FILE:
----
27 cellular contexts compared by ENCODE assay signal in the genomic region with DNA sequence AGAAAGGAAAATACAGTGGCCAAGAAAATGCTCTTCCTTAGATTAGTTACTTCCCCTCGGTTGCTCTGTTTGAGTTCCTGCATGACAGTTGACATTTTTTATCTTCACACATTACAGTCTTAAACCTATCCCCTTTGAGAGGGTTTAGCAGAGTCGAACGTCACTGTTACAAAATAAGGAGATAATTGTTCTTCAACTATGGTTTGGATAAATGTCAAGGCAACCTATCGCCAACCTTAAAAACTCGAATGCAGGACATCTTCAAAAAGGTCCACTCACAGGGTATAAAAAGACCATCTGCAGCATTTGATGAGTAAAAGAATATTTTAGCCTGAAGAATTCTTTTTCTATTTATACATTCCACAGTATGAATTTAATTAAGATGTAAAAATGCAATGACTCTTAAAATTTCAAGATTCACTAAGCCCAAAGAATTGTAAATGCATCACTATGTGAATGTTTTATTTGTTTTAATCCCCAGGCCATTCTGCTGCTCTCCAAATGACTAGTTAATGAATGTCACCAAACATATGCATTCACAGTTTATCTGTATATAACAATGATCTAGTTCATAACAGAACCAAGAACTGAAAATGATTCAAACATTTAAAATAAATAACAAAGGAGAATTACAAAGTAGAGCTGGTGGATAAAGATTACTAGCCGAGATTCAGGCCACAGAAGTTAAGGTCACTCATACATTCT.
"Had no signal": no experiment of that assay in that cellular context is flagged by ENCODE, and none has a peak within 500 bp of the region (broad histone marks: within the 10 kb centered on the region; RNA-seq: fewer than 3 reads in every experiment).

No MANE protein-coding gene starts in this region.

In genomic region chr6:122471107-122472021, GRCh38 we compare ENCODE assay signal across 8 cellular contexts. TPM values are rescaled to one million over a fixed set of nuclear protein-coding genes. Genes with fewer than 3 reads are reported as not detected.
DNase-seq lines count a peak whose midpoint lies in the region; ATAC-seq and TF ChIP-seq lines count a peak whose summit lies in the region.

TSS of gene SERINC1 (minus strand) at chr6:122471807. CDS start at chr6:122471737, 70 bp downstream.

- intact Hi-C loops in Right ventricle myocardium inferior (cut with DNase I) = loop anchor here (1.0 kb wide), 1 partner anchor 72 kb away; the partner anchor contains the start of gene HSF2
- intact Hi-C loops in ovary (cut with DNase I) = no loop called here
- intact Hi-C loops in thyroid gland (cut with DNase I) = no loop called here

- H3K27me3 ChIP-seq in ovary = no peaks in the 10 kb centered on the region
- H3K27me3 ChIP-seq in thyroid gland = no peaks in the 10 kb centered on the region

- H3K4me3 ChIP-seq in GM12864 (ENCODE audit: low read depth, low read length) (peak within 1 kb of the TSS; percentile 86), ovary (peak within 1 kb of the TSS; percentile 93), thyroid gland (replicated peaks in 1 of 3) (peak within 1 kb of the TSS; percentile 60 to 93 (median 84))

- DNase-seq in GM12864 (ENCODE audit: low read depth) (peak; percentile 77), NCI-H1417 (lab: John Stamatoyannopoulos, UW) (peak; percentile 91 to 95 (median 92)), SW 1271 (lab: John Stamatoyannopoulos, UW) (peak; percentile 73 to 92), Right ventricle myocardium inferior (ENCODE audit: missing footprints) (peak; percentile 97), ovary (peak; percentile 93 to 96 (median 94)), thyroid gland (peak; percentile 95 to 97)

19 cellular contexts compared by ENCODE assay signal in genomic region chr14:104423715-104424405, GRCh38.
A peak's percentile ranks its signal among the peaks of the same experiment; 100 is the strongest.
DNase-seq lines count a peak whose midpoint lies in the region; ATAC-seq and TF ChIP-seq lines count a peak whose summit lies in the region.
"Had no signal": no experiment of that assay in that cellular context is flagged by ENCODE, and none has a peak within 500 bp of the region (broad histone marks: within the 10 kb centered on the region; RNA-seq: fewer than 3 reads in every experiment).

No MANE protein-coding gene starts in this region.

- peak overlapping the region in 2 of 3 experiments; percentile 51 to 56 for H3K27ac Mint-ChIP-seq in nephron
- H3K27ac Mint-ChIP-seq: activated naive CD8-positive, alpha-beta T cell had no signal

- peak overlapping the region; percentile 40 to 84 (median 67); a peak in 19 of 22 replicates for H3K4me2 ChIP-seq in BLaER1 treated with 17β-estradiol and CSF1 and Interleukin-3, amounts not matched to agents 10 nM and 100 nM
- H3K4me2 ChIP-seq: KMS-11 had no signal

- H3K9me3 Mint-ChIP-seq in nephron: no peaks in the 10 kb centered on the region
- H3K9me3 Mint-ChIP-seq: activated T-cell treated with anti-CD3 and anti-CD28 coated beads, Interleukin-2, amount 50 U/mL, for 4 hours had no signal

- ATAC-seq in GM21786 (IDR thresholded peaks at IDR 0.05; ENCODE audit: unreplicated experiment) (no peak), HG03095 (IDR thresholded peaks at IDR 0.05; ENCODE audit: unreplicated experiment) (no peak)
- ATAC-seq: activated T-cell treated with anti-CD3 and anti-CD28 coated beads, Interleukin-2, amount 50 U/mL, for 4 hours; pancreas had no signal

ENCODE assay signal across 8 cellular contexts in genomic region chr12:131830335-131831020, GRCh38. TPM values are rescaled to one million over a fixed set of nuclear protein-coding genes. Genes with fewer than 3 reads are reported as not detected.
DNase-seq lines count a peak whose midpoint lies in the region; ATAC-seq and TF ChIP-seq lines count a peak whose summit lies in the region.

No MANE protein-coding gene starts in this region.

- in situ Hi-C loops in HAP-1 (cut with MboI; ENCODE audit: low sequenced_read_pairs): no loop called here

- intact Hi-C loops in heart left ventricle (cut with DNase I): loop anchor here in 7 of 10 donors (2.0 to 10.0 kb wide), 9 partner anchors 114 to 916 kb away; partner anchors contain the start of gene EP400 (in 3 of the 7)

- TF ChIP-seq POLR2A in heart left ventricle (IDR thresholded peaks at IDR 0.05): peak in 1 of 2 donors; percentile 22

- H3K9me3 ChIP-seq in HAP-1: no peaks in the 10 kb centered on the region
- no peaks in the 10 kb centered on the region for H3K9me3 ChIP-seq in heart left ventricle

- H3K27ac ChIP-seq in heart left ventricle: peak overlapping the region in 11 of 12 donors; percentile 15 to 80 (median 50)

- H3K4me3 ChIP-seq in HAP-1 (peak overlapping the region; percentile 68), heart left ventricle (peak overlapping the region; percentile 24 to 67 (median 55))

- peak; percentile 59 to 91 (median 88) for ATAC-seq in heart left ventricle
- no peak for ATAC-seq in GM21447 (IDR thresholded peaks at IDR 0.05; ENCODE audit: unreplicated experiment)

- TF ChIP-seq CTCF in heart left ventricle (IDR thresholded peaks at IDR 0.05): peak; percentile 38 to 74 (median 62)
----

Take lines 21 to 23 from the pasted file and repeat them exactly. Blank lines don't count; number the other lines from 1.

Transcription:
- peak overlapping the region; percentile 40 to 84 (median 67); a peak in 19 of 22 replicates for H3K4me2 ChIP-seq in BLaER1 treated with 17β-estradiol and CSF1 and Interleukin-3, amounts not matched to agents 10 nM and 100 nM
- H3K4me2 ChIP-seq: KMS-11 had no signal

- H3K9me3 Mint-ChIP-seq in nephron: no peaks in the 10 kb centered on the region